Figure 11: Comparison of measurement result and characteristics measurement system pressure frequency characteristics.

The changes and characteristics of the sound pressure frequency response from our analysis results are consistent with the traditional view in the literature that more accurate characteristics can be obtained by analyses that account for the viscous damping of the air [16].

The reason for this is that the narrow space between the voice coil and the magnetic circuit is so narrow that the air viscosity in the space affects the up-and-down motion of the voice coil. Our analysis is able to account for rotation as well as translational motion of air elements along the -, -, and -axes. It is therefore able to represent the behavior of the air in the narrow passage, yielding calculation results that are closer to the actual measured values.

4.5. Impact of the Narrow Space between the Voice Coil and the Magnetic Circuit

When designing a cone loudspeaker, it is very important to consider the behavior of the air between the circumference of the voice coil and the magnetic circuit.

Figure 12(a) shows the behavior of the air around the voice coil when air viscosity is taken into account. Red indicates areas of large displacement and blue indicates areas of small displacement. When air viscosity is taken into account, the differences in air pressure become apparent, and, owing to the natural tendency of air to flow from areas of high pressure to areas of low pressure, the direction of the air flow from the vibration of the voice coil becomes apparent. Figure 12(b) shows the behavior of the air around the cone. The figure clearly shows the direction of the air flow around the cone due to the behavior of the air around the voice coil.

Figure 12: Effect by vibration mode of air with viscosity.

The analysis results shown in Figure 12 demonstrate the potential for consciously designing the fine-grained characteristics of a loudspeaker by adjusting parameters such as the viscous resistance of the narrow acoustic pathway between the voice coil and magnetic circuit.

Using this analysis method, which accounts for air viscosity, it is possible to visualize the movement of air and capture the behavior of the air around the voice coil by solving the equation of motion with the nodal displacements as unknown quantities.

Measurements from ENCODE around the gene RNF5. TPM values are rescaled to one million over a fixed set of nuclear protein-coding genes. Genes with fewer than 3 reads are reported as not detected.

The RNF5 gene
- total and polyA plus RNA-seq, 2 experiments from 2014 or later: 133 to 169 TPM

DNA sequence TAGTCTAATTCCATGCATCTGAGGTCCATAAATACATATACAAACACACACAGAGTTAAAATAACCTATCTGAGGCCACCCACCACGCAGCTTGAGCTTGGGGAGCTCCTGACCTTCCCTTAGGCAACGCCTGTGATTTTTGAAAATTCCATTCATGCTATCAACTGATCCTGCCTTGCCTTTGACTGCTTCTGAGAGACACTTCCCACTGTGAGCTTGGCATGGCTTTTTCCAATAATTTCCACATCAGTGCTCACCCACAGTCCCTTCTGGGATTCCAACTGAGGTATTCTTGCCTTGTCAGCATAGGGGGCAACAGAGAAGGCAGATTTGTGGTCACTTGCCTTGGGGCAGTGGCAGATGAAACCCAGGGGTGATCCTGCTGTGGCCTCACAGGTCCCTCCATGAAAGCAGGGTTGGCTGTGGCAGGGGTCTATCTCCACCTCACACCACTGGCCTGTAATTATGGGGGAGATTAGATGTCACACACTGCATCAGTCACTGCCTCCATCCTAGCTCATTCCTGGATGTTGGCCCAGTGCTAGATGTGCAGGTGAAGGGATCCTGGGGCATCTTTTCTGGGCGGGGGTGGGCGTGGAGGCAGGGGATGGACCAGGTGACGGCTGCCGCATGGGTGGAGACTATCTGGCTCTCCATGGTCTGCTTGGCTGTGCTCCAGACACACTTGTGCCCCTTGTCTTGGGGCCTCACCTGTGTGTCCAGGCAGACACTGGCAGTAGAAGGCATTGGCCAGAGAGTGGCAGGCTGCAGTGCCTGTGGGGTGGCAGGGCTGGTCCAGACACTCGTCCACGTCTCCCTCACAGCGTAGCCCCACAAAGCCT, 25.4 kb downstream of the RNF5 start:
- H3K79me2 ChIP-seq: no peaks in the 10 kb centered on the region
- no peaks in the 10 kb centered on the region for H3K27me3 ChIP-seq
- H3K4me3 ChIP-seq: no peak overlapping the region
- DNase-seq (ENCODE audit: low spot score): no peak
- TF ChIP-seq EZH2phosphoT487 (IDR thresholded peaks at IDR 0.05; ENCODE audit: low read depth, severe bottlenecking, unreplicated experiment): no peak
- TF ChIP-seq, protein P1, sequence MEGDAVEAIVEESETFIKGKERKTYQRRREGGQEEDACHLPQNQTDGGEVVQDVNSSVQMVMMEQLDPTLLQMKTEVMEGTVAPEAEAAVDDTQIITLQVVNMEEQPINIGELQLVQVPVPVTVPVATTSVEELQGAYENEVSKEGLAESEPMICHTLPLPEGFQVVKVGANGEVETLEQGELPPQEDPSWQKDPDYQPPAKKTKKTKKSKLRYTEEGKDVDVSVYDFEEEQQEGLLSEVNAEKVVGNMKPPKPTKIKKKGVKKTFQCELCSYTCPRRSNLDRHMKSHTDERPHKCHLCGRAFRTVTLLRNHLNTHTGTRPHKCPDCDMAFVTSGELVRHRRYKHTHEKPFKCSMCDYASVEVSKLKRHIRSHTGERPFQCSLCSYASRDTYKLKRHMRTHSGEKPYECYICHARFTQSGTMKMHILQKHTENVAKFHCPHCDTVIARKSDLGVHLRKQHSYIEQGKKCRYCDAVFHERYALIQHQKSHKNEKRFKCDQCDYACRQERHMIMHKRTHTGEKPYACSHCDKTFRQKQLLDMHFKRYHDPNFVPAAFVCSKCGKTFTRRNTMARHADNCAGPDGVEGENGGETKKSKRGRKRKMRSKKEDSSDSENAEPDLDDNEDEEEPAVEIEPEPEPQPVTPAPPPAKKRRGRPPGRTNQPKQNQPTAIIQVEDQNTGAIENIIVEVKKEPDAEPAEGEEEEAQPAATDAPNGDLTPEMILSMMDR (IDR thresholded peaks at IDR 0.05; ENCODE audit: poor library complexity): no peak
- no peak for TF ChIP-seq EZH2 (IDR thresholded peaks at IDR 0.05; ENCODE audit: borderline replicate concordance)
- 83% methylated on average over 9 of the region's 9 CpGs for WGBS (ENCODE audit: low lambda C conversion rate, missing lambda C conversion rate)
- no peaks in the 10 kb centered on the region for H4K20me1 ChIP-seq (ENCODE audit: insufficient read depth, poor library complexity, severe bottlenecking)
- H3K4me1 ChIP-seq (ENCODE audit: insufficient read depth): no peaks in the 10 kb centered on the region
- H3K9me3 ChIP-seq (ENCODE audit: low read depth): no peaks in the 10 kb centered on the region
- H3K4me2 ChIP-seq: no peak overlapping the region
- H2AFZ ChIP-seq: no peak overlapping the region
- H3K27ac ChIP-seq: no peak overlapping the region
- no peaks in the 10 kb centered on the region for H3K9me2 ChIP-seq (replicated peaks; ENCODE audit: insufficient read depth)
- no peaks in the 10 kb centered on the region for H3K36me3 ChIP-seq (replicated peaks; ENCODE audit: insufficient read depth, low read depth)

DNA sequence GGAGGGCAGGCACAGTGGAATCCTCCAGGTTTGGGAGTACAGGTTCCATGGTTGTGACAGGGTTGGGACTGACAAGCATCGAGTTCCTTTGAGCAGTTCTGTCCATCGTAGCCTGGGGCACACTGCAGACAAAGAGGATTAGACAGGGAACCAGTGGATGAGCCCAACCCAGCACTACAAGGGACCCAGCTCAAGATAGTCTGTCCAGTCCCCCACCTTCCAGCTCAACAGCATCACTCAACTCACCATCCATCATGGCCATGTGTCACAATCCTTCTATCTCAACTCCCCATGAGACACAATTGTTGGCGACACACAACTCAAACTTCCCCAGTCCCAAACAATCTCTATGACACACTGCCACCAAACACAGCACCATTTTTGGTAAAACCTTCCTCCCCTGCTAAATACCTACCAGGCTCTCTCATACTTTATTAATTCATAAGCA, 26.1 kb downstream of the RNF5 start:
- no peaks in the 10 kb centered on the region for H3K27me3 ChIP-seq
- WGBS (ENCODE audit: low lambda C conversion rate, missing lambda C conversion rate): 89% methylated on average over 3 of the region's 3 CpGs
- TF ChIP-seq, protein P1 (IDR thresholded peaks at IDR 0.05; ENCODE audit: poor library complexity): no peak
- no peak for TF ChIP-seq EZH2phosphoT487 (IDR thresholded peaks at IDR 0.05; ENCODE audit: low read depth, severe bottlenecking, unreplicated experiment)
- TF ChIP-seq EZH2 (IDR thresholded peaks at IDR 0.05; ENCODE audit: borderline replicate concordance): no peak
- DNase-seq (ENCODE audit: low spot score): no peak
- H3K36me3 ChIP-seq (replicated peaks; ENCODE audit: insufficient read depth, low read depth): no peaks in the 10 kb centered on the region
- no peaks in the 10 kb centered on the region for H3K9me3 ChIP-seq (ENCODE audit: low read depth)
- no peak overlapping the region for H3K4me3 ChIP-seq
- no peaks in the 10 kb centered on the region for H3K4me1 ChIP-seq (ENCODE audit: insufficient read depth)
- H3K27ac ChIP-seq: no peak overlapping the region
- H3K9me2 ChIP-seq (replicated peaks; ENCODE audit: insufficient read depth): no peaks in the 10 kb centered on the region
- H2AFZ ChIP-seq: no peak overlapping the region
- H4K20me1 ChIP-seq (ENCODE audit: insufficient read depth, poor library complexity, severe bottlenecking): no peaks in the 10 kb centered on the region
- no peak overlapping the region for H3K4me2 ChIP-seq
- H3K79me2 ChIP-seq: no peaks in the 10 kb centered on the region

4.6. Impact of the Cone on the Acoustic Characteristics of the Loudspeaker

For purposes of comparison, we investigated cones made of both metal and paper-based materials. When metal is used, the material is highly uniform and exhibits greater flexural rigidity at the same thickness. On the other hand, when paper-based materials are used, the cone is easier to manufacture, but its vibration characteristics are likely to be more complicated because its flexural rigidity is lower than that of metal and the random arrangement of the pulp fibers renders the material nonuniform.

Figure 13 shows the cone displacement responses calculated by this method, accounting for air viscosity. The solid and dashed lines show the displacement responses for the metal and paper cones, respectively.

Figure 13: Comparison vibration characteristic of metal cone and paper cone.

The figure shows that the metal cone exhibits piston motion up to 5 kHz, with virtually no peaks and dips in displacement. In the case of the paper cone, more dips and peaks are observed, because the cone is softer and more prone to split vibration, in which the motion of the voice coil is not transmitted to the entire cone.

4.7. Impact of the Edge on the Acoustic Characteristics of the Loudspeaker

We compared the performance of an edge made of a soft material with Young’s modulus of 6.95 × 107 N/m2 and an edge made of a hard material with Young’s modulus of 2.78 × 108 N/m2. Figure 14 shows the vibration characteristics calculated by this method, taking into account air viscosity. The solid and dashed lines show the displacement response for the soft and hard materials, respectively.